Egypt begins doubling North Sinai buffer zone
Egypt began work Thursday on doubling the width of a buffer zone along the border with the Gaza Strip to prevent militants infiltrating from the Palestinian enclave, security officials said.
The buffer was initially planned to be 500m wide, but is now being expanded by another 500m.
The authorities began evacuating 1,220 homes, housing over 2044 families, in the area demarcated for the expansion of the zone, security officials said.
"We have started evacuating the residents... but no houses have been demolished so far," one said.
Officials have claimed that the demolition will involve the total removal – and reconstruction elsewhere – of the city of Rafah.
North Sinai district governor Abd al-Fattah Harhour on Wednesday, told reporters it would be necessary to remove Rafah city completely in order to create buffer zone.
"A new Rafah city is being established with residential zones appropriate to the nature and traditions of the residents of Rafah," he said, also confirming that engineering unites had begun work on the new city.
Amnesty International has previously condemned Egypt's demolition of hundreds of homes and called for a halt to its "unlawful evictions" of residents in the construction of the new buffer zone.
“Egyptian authorities must halt the arbitrary demolition of hundreds of homes and mass forced evictions underway in Rafah, North Sinai in order to create a buffer zone along the border with the Gaza Strip,” said the rights group in a statement in November.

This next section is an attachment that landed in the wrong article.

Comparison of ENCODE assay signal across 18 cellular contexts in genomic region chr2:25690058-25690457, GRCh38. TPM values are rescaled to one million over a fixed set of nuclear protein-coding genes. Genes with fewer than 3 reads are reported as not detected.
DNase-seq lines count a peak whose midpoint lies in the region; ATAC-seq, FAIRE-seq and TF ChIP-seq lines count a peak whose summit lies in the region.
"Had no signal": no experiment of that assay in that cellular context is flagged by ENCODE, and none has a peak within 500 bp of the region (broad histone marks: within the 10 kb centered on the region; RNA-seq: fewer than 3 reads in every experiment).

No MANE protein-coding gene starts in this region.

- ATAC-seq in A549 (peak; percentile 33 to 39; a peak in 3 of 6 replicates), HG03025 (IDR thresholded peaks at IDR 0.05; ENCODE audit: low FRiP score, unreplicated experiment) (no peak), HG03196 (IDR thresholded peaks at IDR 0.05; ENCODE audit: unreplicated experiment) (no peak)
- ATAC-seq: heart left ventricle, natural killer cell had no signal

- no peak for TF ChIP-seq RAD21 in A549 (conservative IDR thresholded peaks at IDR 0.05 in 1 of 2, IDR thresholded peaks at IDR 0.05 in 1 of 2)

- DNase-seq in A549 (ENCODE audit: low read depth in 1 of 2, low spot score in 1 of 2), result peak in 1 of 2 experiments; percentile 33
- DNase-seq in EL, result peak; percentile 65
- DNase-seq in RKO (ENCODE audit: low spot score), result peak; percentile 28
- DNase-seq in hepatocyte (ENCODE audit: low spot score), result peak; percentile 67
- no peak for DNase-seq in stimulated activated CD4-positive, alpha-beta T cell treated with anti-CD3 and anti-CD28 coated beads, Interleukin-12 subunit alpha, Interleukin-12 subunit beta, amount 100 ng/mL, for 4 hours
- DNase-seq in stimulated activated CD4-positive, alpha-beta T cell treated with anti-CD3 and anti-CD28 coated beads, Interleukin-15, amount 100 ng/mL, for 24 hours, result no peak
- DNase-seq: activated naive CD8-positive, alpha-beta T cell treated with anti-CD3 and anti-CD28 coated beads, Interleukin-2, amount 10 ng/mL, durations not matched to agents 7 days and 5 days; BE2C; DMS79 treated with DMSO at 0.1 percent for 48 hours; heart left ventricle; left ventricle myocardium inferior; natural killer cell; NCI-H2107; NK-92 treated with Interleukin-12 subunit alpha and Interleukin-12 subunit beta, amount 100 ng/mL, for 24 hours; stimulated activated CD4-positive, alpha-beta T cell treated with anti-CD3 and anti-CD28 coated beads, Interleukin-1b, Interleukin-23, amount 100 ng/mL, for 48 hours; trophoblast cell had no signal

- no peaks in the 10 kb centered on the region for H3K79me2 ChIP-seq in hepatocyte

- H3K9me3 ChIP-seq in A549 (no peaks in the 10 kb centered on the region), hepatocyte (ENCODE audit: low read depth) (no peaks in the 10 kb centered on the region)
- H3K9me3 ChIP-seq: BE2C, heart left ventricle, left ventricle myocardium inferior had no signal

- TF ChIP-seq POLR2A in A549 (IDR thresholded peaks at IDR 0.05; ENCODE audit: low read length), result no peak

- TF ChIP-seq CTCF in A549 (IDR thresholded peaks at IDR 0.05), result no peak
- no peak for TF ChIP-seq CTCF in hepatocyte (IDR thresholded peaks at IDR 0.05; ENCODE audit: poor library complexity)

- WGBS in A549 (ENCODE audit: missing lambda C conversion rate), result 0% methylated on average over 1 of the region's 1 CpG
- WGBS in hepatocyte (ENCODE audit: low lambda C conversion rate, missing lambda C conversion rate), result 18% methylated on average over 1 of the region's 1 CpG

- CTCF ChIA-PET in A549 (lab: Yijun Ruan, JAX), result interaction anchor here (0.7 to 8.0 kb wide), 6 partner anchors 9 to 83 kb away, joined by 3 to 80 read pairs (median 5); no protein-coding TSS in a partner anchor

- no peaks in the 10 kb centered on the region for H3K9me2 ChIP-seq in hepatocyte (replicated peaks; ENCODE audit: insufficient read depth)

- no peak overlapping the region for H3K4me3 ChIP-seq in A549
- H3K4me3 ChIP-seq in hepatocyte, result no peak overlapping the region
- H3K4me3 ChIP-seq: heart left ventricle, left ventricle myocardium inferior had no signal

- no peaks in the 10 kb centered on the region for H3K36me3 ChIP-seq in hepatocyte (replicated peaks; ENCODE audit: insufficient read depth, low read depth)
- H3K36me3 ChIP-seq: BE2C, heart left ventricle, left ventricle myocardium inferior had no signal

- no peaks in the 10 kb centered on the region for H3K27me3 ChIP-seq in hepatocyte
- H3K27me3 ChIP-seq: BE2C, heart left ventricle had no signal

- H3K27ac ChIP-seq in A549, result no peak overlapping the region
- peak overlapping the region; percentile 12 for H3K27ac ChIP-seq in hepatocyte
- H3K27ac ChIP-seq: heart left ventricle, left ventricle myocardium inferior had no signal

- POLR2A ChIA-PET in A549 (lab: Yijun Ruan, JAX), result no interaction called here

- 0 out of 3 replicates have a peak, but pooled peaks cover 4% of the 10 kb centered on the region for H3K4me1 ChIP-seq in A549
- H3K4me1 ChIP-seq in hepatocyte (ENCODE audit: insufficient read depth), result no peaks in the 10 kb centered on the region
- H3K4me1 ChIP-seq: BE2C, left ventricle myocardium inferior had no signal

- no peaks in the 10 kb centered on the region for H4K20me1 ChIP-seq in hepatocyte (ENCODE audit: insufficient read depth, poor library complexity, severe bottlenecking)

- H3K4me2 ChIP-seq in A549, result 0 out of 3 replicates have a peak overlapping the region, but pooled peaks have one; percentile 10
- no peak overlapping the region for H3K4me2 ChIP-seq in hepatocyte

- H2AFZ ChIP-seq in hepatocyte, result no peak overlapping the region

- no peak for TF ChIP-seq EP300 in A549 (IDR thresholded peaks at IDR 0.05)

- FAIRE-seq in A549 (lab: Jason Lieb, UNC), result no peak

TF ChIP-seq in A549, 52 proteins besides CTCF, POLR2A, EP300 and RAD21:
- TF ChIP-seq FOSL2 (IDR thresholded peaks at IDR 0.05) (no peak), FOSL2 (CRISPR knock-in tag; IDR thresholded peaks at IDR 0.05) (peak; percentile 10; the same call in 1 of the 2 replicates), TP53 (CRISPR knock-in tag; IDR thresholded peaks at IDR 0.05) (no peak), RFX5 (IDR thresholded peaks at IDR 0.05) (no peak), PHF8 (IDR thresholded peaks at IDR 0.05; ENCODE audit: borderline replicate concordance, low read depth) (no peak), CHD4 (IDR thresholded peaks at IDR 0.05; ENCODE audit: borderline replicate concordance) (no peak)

In its statement, Amnesty International accused Egyptian authorities of “completely ignoring key safeguards required under international law including consultation with residents, adequate prior notice, sufficient compensation for losses and granting alternative housing to those who cannot provide for themselves.”
According to the group, these violations render “unlawful.”
Residents of the planned buffer zone told MEE that they had been offered initial compensation of around $41.5, the equivalent of three months’ rent.
“There’s no amount of compensation that could ever be enough for this. No financial compensation can bring you back your home,” Rafah lawyer Shaimaa Musallam said.
Construction of the zone comes in the wake of an October 24 suicide bombing that killed 30 Egyptian soldiers and wounded scores more.
After that incident, Egypt declared a three-month emergency in parts of North Sinai, a remote but strategic region bordering Israel and Gaza.
People living in the areas targeted during the crackdown say they are subject to “collective punishment,” and allege that bombs are dropping daily on the area, often killing civilians including women and children.
Egypt suspects Palestinian militants of aiding attacks against its security forces that have increased since the army ousted president Mohamed Morsi in 2013.
The army has also stepped up destruction of tunnels from Gaza that it says are used to smuggle arms, food and money by the Palestinian militant group Hamas.
It says it has destroyed more than 1,600 tunnels since Morsi's ouster.
Militants in the Sinai Peninsula have killed scores of policemen and soldiers since the overthrow, vowing revenge against a police crackdown on Morsi supporters that has killed more than 1,400 people.
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